The Colin Powell School Welcomes NYC State Commissioner Howard Zucker
As the state's chief physician, Dr. Zucker leads initiatives to combat the opioids crisis, strengthen environmental health and end the AIDS epidemic in New York. Since his arrival at the helm of the NYS Department of Health, he has established a network of hospitals equipped to treat Ebola, implemented programs to address the threat of Zika and spearheaded efforts to combat antimicrobial resistance.
Dr. Zucker oversaw the launch of the state's medical marijuana program and continues to update the program to accommodate evolving needs. He also developed numerous campaigns to address major public health issues, including lead contamination, legionella and breast cancer screenings. His extensive review of scientific literature led the state to reject hydrofracking in its borders.
As Commissioner, Dr. Zucker presides over the state's Medicaid program, the New York State Public Health and Health Planning Council, and the Wadsworth Center, New York's premier public health lab. He also oversees the entire health care workforce, as well as health care facilities, including hospitals, long-term care and nursing homes.
In his previous role as first deputy commissioner, Dr. Zucker worked on the state Department of Health's preparedness and response initiatives in natural disasters and emergencies. He collaborated closely with the New York City Department of Health and Mental Hygiene and other health-related entities in the city.
A native of the Bronx, Dr. Zucker earned his M.D. from George Washington University School of Medicine at age 22, becoming one of America's youngest doctors. He is board-certified in six specialties/subspecialties and trained in pediatrics at Johns Hopkins Hospital, anesthesiology at the Hospital of the University of Pennsylvania, pediatric critical care medicine/pediatric anesthesiology at The Children's Hospital of Philadelphia, and pediatric cardiology at Children's Hospital Boston/Harvard Medical School.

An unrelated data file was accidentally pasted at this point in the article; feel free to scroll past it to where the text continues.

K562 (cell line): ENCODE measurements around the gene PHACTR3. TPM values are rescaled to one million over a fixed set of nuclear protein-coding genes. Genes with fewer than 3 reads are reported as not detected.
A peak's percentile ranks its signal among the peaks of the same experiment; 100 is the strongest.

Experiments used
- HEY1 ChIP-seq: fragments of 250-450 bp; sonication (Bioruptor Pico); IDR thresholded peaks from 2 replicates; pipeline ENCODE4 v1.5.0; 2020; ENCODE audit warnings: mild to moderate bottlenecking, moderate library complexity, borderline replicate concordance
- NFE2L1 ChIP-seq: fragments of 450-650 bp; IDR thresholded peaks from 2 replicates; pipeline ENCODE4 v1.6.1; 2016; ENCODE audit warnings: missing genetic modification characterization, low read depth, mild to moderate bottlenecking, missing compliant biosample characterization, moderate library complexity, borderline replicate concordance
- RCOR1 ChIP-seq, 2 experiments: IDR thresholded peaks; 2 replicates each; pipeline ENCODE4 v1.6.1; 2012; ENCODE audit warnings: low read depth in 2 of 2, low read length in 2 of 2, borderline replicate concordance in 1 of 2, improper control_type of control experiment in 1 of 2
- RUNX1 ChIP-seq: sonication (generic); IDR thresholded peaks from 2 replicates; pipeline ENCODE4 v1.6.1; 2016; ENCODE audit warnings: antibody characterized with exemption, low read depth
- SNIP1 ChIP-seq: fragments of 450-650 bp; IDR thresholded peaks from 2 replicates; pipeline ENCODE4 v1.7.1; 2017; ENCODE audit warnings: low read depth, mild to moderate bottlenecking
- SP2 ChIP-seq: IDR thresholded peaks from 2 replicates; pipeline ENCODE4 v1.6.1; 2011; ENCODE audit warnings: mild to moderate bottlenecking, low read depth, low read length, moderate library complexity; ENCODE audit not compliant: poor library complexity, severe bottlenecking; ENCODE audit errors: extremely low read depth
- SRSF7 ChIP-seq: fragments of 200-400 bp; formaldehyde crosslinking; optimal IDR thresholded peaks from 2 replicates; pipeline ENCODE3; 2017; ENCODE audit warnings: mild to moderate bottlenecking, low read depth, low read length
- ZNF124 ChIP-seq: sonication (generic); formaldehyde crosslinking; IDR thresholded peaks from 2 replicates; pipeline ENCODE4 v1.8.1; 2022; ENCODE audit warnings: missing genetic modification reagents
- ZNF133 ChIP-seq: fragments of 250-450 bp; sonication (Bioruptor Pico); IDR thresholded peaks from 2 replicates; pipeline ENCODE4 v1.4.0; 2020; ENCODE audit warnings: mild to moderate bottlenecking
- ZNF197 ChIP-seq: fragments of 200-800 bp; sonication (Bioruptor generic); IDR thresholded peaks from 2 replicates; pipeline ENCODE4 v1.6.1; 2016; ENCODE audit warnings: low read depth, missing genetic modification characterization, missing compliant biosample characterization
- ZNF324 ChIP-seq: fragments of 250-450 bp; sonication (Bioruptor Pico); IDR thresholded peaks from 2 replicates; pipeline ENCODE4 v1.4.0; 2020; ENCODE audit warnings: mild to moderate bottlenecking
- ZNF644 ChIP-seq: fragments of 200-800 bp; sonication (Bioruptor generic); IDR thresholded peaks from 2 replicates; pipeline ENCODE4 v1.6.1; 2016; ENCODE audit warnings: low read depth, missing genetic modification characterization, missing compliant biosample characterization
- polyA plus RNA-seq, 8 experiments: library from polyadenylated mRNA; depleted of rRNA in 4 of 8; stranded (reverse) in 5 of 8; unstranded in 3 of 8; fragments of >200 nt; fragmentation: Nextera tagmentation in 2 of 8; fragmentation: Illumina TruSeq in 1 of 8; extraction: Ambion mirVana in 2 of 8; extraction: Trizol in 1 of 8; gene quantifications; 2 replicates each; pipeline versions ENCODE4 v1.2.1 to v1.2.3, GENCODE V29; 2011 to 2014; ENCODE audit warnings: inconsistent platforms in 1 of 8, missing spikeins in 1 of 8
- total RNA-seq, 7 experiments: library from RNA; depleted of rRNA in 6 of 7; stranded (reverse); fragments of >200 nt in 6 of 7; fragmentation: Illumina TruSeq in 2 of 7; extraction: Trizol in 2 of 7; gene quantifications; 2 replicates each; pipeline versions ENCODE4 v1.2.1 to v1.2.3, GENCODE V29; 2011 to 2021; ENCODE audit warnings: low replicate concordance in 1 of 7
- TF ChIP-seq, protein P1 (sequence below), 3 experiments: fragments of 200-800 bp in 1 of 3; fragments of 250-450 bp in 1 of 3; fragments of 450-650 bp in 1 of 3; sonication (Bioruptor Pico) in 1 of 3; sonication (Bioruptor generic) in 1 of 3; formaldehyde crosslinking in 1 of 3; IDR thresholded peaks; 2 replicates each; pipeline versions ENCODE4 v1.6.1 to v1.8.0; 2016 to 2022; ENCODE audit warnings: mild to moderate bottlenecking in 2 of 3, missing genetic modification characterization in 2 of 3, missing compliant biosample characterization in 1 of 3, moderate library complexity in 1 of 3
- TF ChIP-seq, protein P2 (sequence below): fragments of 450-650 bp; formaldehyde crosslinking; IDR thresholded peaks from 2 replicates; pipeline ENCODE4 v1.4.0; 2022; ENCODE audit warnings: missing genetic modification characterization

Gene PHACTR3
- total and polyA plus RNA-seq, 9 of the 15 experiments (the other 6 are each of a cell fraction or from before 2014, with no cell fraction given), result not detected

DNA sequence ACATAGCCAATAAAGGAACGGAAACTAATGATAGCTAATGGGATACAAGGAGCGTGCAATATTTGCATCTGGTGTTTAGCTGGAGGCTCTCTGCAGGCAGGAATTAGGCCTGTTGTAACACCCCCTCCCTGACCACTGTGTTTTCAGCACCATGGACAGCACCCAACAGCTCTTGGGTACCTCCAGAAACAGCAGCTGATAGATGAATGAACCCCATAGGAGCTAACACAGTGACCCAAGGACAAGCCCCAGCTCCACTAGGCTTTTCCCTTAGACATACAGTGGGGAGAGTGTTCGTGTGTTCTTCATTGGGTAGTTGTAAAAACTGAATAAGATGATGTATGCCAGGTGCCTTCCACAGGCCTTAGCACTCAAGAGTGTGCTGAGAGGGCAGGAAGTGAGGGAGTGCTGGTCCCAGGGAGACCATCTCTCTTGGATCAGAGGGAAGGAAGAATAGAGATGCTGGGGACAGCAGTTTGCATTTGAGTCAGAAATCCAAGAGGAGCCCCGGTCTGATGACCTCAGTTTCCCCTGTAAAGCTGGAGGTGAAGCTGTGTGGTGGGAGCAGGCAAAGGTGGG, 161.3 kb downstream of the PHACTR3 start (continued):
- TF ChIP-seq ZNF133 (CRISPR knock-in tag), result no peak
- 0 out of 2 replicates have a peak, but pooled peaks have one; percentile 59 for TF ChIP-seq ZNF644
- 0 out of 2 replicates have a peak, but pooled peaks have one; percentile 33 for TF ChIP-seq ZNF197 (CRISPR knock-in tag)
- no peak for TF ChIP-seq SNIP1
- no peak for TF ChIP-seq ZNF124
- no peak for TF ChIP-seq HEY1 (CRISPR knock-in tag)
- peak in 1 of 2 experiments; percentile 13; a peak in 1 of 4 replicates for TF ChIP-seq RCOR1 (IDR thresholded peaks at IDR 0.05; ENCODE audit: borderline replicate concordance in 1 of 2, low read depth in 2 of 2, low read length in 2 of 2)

Before joining the state Department of Health in September 2013, Dr. Zucker was a professor of clinical anesthesiology at Albert Einstein College of Medicine of Yeshiva University and pediatric cardiac anesthesiologist at Montefiore Medical Center in the Bronx. He was an adjunct professor at Georgetown University Law School, where he taught biosecurity law.
His vast experience in public policy began as a White House Fellow under then-Health and Human Services Secretary Tommy Thompson. Subsequently he became the Deputy Assistant Secretary of Health where he developed the nation's Medical Reserve Corps, which today is run by the U.S. Surgeon General and includes more than 200,000 volunteers across nearly 1000 programs. He also worked on the development of the initial SARS preparedness plan, the anthrax crisis, and the National Institutes of Health autism summit, and led a multidisciplinary team on the issue of tissue engineering/regenerative medicine. Dr. Zucker advanced his public policy experience while serving as an Institute of Politics Resident Fellow at Harvard Kennedy School and later as a Presidential Leadership Scholar.